Will A New Law Against Lynching Solve The Problem?
Lynching and mob violence across the country, either by cow vigilantes or triggered by WhatsApp rumours, have dominated the headlines over the last few weeks. The Supreme Court recently issued a slew of directives to curb such cases and asked Parliament to enact a new law. But will that solve the problem?
“Lynching is a grossly misused word,” said Alok Prasanna Kumar, senior fellow at Vidhi Center for Legal Policy. Kumar distinguishes lynching from mob violence, pointing out the victim’s “social identity”. Clubbing incidents of lynching cattle traders with violence against suspected child lifters would be incorrect, he argued.
In lynching, victims’ social identity—Muslim or Dalit—is a key marker of why they are attacked.Alok Prasanna Kumar, Senior Fellow, Vidhi Center for Legal Policy
Kumar argues a specific law for hate crime is needed.
Sidharth Luthra, senior advocate in the Supreme Court, doesn’t agree. Luthra said the motive for violence need not be made into a separate offence and existing laws adequately cover crimes of violence resulting in death.
A host of provisions deal with separate areas of human conduct and cover the gamut of cases that may arise, when either an individual or a group of people, for whatever reason, perpetrate for whatever reason violence on the other which may cause death.Sidharth Luthra, Senior Advocate, Supreme Court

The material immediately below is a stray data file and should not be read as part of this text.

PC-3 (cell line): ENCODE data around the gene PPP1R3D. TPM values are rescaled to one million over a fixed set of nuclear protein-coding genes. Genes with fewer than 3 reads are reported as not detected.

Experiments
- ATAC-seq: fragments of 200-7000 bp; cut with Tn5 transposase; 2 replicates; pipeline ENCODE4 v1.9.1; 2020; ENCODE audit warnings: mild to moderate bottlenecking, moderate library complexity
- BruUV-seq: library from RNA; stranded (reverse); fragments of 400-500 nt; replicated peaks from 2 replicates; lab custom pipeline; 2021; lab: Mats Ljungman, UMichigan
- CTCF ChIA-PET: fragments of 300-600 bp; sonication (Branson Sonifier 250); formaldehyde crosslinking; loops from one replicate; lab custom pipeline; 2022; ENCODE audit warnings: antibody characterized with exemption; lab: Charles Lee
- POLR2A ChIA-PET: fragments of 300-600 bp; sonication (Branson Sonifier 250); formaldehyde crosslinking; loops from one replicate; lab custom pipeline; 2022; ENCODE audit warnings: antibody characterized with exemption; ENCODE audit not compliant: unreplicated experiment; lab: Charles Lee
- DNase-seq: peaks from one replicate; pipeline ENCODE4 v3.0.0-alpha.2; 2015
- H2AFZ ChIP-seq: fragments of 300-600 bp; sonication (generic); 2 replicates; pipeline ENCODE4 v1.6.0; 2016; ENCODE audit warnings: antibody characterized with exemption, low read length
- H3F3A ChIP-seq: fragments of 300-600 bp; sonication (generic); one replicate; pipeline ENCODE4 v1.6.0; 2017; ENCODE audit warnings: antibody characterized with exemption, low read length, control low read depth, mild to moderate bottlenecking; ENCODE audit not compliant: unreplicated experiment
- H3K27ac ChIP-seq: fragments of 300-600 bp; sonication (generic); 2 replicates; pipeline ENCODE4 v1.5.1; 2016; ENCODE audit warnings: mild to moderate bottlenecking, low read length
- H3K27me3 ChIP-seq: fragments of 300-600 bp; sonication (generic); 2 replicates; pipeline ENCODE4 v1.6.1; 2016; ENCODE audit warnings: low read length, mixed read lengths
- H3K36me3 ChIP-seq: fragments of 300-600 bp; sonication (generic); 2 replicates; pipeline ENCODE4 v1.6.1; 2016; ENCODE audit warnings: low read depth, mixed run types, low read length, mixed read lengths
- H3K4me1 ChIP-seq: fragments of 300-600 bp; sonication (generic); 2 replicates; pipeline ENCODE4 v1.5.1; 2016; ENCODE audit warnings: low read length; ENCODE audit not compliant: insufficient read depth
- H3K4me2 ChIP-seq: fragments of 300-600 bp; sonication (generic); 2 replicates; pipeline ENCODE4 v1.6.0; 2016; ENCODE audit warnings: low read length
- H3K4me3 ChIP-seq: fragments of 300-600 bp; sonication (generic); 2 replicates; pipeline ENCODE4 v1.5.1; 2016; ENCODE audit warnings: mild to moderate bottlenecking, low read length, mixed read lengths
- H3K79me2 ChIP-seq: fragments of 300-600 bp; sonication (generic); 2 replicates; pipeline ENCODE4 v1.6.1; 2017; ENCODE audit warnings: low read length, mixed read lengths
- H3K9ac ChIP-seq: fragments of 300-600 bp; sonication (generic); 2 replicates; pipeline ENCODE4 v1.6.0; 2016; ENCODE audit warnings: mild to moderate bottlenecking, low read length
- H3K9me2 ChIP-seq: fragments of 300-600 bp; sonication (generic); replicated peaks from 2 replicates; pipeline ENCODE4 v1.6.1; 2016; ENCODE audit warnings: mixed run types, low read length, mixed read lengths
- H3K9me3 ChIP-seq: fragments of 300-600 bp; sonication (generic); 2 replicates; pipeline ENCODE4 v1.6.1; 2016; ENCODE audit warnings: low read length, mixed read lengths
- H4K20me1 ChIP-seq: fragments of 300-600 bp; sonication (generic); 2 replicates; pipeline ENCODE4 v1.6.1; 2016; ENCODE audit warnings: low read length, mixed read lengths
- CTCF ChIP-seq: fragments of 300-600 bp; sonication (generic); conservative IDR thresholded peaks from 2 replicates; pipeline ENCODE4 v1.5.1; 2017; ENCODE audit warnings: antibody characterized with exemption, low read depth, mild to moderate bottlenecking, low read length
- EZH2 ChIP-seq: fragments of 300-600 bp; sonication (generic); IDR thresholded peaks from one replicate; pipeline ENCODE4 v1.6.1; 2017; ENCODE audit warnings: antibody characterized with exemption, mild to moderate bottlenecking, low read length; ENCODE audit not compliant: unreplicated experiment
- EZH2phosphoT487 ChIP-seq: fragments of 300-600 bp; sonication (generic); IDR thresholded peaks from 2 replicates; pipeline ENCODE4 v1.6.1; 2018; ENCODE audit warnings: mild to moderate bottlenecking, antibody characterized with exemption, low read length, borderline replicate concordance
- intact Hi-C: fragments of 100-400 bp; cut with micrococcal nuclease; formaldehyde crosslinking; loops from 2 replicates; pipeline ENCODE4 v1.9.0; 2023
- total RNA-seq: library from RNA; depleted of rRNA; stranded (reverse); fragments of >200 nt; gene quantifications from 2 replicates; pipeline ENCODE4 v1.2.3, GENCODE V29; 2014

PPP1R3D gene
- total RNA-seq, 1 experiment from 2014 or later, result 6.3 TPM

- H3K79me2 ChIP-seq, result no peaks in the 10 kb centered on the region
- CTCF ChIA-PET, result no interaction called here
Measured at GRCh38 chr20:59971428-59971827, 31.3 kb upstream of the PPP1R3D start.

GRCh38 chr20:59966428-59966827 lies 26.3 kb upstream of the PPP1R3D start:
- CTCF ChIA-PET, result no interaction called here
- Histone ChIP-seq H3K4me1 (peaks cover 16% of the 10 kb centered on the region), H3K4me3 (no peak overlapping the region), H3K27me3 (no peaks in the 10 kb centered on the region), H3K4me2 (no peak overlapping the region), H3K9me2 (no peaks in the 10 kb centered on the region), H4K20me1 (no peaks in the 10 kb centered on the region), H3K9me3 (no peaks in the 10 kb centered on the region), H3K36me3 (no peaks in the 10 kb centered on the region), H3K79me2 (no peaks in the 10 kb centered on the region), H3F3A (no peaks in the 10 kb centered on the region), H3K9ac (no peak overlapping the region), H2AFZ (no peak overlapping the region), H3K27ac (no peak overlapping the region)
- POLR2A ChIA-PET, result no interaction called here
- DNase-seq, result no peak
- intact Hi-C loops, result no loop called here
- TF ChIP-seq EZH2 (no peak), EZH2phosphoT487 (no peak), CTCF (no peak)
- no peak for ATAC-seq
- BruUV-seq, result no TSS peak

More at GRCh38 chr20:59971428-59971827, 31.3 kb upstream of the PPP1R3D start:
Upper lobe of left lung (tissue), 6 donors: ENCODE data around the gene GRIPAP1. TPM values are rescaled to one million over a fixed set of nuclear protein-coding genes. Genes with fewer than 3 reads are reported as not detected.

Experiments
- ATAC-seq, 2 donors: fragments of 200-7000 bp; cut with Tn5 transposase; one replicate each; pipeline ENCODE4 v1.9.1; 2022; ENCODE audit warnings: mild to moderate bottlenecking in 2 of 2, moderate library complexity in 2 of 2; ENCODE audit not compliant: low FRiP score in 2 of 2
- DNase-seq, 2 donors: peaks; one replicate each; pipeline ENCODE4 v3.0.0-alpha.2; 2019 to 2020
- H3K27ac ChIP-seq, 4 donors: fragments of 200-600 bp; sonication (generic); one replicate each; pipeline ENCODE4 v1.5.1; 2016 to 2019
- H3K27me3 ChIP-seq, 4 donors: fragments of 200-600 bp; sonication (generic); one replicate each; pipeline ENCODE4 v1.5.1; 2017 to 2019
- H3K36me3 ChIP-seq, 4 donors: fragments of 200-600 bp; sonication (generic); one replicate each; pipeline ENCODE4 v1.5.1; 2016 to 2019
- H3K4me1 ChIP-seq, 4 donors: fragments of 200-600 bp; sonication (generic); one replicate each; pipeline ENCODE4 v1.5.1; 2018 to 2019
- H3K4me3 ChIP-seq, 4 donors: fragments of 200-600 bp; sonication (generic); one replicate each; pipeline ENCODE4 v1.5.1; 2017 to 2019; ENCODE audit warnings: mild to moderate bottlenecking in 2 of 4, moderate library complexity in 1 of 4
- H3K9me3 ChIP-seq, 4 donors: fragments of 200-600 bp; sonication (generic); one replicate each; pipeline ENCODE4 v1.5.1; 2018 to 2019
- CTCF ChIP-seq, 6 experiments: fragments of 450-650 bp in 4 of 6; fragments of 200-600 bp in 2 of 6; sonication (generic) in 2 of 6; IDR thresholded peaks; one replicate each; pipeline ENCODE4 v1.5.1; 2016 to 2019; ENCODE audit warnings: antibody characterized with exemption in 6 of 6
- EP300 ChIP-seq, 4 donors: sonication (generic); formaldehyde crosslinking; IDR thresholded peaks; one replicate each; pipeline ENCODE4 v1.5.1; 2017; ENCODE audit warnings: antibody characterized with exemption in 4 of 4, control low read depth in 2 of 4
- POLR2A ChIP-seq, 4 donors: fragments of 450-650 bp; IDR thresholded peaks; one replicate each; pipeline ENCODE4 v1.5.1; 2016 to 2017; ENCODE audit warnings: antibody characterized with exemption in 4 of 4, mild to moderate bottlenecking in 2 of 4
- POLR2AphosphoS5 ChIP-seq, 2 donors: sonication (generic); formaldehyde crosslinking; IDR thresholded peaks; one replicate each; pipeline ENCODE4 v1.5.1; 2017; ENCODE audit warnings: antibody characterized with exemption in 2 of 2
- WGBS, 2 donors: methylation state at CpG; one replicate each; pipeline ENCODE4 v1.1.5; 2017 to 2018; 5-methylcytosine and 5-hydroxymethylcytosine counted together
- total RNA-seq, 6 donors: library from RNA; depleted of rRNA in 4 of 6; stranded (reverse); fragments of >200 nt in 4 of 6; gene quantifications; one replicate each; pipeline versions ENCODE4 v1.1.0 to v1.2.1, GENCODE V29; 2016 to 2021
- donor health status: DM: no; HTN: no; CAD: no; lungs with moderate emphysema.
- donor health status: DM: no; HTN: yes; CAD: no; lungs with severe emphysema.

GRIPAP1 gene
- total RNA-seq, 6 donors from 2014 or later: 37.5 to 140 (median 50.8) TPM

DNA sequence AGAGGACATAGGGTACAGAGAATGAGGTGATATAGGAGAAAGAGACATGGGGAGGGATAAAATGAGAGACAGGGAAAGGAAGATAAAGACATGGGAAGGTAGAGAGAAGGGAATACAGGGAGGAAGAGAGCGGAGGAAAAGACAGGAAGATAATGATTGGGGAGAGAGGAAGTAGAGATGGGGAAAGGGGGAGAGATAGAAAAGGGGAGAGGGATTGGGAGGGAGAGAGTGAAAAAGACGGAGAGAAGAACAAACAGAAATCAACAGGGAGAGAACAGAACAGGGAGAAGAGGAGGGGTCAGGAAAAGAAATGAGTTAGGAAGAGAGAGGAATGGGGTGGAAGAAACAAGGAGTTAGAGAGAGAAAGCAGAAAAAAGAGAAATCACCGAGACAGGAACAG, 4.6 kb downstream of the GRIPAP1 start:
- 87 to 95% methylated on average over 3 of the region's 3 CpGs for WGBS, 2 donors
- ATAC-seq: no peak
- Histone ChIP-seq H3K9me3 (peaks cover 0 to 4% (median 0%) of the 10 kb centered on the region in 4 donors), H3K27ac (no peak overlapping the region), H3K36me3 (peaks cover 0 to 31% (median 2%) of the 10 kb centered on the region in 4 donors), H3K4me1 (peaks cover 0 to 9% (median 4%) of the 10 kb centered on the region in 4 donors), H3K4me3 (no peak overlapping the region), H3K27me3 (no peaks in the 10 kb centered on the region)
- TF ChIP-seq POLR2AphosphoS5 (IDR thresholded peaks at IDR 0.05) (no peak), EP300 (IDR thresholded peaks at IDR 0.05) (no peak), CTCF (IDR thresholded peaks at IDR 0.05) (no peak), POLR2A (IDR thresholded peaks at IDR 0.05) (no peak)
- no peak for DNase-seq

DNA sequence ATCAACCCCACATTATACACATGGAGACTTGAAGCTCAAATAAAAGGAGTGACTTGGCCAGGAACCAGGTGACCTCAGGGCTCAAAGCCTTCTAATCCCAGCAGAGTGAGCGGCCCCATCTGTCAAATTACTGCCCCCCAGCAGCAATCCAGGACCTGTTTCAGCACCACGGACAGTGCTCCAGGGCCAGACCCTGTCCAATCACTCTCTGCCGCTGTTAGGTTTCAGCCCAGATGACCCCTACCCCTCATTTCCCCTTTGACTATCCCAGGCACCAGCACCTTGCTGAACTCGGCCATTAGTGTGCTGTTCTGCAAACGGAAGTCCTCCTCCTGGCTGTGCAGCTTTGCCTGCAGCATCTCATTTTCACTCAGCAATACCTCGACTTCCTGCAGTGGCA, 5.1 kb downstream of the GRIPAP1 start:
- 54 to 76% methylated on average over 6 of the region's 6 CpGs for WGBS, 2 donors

The debate over a law for lynching comes at a time when the government has set up two committees to look at the problem of mob violence. Home Minister Rajnath Singh said in Parliament that a new law would be considered, if required.
“I am not the biggest proponent of new laws,” said Supreme Court Advocate Aishwarya Bhati. If changes are to be made, they should be to the existing laws governing the police which are archaic and outdated, he said.
India has some of the best laws in the world. Where we really lack is the implementation of these laws.Aishwarya Bhati, Supreme Court Advocate
A draft law named Protection against Lynching Act 2017 has been introduced in the Rajya Sabha as a private member’s bill. Popularly called MaSuKa (Manav Suraksha Kanoon), it’s being pushed by Congress leader Tehseen Poonawalla who also petitioned the Supreme Court to act against instances of mob violence.
Poonawala stresses the need for a new law to tackle lynching, pointing out how despite a broader legal framework, special laws have been drafted to protect scheduled castes and scheduled tribes and women.
I don’t believe any law in itself will be the complete solution, but I do believe this law covers most aspects.Tehseen Poonawalla, Social Activist and Congress Leader